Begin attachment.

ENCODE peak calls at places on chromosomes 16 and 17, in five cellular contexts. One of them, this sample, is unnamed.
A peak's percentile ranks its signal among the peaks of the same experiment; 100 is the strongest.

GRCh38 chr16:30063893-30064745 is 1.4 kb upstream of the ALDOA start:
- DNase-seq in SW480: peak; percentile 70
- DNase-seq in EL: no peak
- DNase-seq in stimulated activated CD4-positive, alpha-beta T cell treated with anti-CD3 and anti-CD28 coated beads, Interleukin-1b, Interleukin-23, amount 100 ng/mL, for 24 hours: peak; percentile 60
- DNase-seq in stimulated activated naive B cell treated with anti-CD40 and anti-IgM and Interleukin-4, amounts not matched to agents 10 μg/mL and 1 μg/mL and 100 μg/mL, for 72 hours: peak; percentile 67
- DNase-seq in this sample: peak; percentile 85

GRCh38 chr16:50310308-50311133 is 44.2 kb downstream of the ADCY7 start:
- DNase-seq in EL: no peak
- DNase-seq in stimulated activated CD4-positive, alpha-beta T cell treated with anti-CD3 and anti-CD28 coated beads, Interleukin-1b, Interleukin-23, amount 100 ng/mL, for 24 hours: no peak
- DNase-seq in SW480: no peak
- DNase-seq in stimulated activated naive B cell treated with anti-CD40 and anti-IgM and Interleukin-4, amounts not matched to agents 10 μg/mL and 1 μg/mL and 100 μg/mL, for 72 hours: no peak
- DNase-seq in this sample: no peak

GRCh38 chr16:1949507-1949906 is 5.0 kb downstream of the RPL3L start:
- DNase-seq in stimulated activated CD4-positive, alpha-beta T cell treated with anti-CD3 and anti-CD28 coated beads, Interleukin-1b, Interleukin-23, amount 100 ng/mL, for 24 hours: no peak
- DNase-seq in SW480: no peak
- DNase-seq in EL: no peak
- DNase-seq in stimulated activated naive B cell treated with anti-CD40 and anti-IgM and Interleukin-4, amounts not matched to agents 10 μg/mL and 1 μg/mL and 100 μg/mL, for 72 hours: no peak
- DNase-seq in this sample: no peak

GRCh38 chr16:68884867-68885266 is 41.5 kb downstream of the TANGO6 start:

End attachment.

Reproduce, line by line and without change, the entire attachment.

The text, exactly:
ENCODE peak calls at places on chromosomes 16 and 17, in five cellular contexts. One of them, this sample, is unnamed.
A peak's percentile ranks its signal among the peaks of the same experiment; 100 is the strongest.

GRCh38 chr16:30063893-30064745 is 1.4 kb upstream of the ALDOA start:
- DNase-seq in SW480: peak; percentile 70
- DNase-seq in EL: no peak
- DNase-seq in stimulated activated CD4-positive, alpha-beta T cell treated with anti-CD3 and anti-CD28 coated beads, Interleukin-1b, Interleukin-23, amount 100 ng/mL, for 24 hours: peak; percentile 60
- DNase-seq in stimulated activated naive B cell treated with anti-CD40 and anti-IgM and Interleukin-4, amounts not matched to agents 10 μg/mL and 1 μg/mL and 100 μg/mL, for 72 hours: peak; percentile 67
- DNase-seq in this sample: peak; percentile 85

GRCh38 chr16:50310308-50311133 is 44.2 kb downstream of the ADCY7 start:
- DNase-seq in EL: no peak
- DNase-seq in stimulated activated CD4-positive, alpha-beta T cell treated with anti-CD3 and anti-CD28 coated beads, Interleukin-1b, Interleukin-23, amount 100 ng/mL, for 24 hours: no peak
- DNase-seq in SW480: no peak
- DNase-seq in stimulated activated naive B cell treated with anti-CD40 and anti-IgM and Interleukin-4, amounts not matched to agents 10 μg/mL and 1 μg/mL and 100 μg/mL, for 72 hours: no peak
- DNase-seq in this sample: no peak

GRCh38 chr16:1949507-1949906 is 5.0 kb downstream of the RPL3L start:
- DNase-seq in stimulated activated CD4-positive, alpha-beta T cell treated with anti-CD3 and anti-CD28 coated beads, Interleukin-1b, Interleukin-23, amount 100 ng/mL, for 24 hours: no peak
- DNase-seq in SW480: no peak
- DNase-seq in EL: no peak
- DNase-seq in stimulated activated naive B cell treated with anti-CD40 and anti-IgM and Interleukin-4, amounts not matched to agents 10 μg/mL and 1 μg/mL and 100 μg/mL, for 72 hours: no peak
- DNase-seq in this sample: no peak

GRCh38 chr16:68884867-68885266 is 41.5 kb downstream of the TANGO6 start: